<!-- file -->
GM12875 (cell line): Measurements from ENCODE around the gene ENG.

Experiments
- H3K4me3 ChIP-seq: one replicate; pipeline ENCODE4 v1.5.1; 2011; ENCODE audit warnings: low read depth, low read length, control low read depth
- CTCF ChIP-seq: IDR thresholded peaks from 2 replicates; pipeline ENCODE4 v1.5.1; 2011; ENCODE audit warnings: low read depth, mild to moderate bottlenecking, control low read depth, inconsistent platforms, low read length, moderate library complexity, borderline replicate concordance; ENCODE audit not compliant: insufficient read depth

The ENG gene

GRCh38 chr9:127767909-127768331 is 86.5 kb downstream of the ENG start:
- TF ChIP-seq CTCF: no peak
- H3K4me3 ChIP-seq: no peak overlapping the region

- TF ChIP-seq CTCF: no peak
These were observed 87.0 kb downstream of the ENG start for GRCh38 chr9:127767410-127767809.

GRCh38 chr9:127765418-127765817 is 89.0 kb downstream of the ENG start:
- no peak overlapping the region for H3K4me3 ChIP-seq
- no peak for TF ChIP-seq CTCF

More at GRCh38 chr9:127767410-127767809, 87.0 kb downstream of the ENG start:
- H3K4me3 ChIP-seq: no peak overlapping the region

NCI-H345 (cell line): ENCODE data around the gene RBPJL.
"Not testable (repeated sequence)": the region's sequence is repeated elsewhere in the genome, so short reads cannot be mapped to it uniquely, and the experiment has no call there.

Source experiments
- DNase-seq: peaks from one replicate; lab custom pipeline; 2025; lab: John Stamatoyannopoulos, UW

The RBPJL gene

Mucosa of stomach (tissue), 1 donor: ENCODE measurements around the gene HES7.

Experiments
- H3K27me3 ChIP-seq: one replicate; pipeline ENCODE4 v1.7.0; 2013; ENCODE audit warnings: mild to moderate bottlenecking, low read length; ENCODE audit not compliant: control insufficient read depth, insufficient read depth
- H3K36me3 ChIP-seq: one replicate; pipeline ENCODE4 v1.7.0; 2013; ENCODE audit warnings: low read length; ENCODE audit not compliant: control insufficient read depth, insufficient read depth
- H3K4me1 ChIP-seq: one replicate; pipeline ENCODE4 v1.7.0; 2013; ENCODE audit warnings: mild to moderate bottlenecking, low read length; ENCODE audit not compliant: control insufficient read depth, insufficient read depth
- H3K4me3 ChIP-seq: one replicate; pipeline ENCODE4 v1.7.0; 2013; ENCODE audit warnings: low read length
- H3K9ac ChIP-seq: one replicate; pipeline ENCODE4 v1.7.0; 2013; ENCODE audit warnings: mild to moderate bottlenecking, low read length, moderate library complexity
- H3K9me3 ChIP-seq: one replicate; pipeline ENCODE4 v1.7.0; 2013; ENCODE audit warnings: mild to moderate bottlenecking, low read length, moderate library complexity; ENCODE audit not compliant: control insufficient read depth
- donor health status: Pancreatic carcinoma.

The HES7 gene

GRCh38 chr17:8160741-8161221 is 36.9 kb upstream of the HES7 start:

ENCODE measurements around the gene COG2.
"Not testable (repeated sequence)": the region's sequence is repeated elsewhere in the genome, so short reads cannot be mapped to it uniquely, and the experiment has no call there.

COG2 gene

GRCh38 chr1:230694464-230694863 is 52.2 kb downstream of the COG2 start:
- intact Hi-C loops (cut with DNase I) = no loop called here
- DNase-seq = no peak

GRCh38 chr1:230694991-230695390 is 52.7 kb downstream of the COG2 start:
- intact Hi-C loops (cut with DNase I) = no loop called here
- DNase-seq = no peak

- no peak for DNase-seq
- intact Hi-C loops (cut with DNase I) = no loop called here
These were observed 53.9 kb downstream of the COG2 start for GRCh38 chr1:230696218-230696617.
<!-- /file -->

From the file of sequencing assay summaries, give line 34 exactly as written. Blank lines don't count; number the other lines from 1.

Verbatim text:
COG2 gene